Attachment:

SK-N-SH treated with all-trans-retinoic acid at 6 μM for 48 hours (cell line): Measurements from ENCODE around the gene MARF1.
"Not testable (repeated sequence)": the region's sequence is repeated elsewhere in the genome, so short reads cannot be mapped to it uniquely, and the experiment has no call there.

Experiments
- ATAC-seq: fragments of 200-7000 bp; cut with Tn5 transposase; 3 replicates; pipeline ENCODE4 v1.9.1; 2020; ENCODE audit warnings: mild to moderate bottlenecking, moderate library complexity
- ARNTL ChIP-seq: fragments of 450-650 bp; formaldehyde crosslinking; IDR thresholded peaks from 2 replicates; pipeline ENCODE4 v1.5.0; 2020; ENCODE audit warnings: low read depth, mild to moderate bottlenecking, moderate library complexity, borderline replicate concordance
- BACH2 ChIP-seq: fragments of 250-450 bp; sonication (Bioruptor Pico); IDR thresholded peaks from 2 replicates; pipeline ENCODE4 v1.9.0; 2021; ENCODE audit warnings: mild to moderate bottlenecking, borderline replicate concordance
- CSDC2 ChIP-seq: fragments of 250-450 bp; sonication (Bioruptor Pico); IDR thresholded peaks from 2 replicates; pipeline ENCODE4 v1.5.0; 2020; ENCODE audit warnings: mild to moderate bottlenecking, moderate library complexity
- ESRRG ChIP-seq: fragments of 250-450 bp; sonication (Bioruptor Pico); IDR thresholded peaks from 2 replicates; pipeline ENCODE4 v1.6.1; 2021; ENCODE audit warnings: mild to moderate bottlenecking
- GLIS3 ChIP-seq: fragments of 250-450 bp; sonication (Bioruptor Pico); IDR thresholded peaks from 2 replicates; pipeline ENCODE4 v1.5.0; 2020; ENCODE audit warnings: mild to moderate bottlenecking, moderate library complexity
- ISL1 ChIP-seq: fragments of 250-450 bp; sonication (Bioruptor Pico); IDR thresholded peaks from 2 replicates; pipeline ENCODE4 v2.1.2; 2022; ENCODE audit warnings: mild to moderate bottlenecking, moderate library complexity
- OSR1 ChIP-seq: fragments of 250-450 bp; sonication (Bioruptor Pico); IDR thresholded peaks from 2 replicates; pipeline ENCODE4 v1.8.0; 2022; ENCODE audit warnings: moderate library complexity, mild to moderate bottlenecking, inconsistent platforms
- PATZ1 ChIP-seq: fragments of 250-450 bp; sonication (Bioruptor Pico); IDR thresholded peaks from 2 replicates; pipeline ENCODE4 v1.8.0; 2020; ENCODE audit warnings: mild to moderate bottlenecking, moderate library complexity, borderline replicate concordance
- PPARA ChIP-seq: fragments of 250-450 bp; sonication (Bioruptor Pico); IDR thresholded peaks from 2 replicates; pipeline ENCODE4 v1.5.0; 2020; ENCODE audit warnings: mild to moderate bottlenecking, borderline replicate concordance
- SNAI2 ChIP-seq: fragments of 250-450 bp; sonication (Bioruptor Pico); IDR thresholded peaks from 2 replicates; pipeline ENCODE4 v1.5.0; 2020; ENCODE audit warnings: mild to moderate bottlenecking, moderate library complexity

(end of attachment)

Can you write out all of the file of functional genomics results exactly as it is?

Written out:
SK-N-SH treated with all-trans-retinoic acid at 6 μM for 48 hours (cell line): Measurements from ENCODE around the gene MARF1.
"Not testable (repeated sequence)": the region's sequence is repeated elsewhere in the genome, so short reads cannot be mapped to it uniquely, and the experiment has no call there.

Experiments
- ATAC-seq: fragments of 200-7000 bp; cut with Tn5 transposase; 3 replicates; pipeline ENCODE4 v1.9.1; 2020; ENCODE audit warnings: mild to moderate bottlenecking, moderate library complexity
- ARNTL ChIP-seq: fragments of 450-650 bp; formaldehyde crosslinking; IDR thresholded peaks from 2 replicates; pipeline ENCODE4 v1.5.0; 2020; ENCODE audit warnings: low read depth, mild to moderate bottlenecking, moderate library complexity, borderline replicate concordance
- BACH2 ChIP-seq: fragments of 250-450 bp; sonication (Bioruptor Pico); IDR thresholded peaks from 2 replicates; pipeline ENCODE4 v1.9.0; 2021; ENCODE audit warnings: mild to moderate bottlenecking, borderline replicate concordance
- CSDC2 ChIP-seq: fragments of 250-450 bp; sonication (Bioruptor Pico); IDR thresholded peaks from 2 replicates; pipeline ENCODE4 v1.5.0; 2020; ENCODE audit warnings: mild to moderate bottlenecking, moderate library complexity
- ESRRG ChIP-seq: fragments of 250-450 bp; sonication (Bioruptor Pico); IDR thresholded peaks from 2 replicates; pipeline ENCODE4 v1.6.1; 2021; ENCODE audit warnings: mild to moderate bottlenecking
- GLIS3 ChIP-seq: fragments of 250-450 bp; sonication (Bioruptor Pico); IDR thresholded peaks from 2 replicates; pipeline ENCODE4 v1.5.0; 2020; ENCODE audit warnings: mild to moderate bottlenecking, moderate library complexity
- ISL1 ChIP-seq: fragments of 250-450 bp; sonication (Bioruptor Pico); IDR thresholded peaks from 2 replicates; pipeline ENCODE4 v2.1.2; 2022; ENCODE audit warnings: mild to moderate bottlenecking, moderate library complexity
- OSR1 ChIP-seq: fragments of 250-450 bp; sonication (Bioruptor Pico); IDR thresholded peaks from 2 replicates; pipeline ENCODE4 v1.8.0; 2022; ENCODE audit warnings: moderate library complexity, mild to moderate bottlenecking, inconsistent platforms
- PATZ1 ChIP-seq: fragments of 250-450 bp; sonication (Bioruptor Pico); IDR thresholded peaks from 2 replicates; pipeline ENCODE4 v1.8.0; 2020; ENCODE audit warnings: mild to moderate bottlenecking, moderate library complexity, borderline replicate concordance
- PPARA ChIP-seq: fragments of 250-450 bp; sonication (Bioruptor Pico); IDR thresholded peaks from 2 replicates; pipeline ENCODE4 v1.5.0; 2020; ENCODE audit warnings: mild to moderate bottlenecking, borderline replicate concordance
- SNAI2 ChIP-seq: fragments of 250-450 bp; sonication (Bioruptor Pico); IDR thresholded peaks from 2 replicates; pipeline ENCODE4 v1.5.0; 2020; ENCODE audit warnings: mild to moderate bottlenecking, moderate library complexity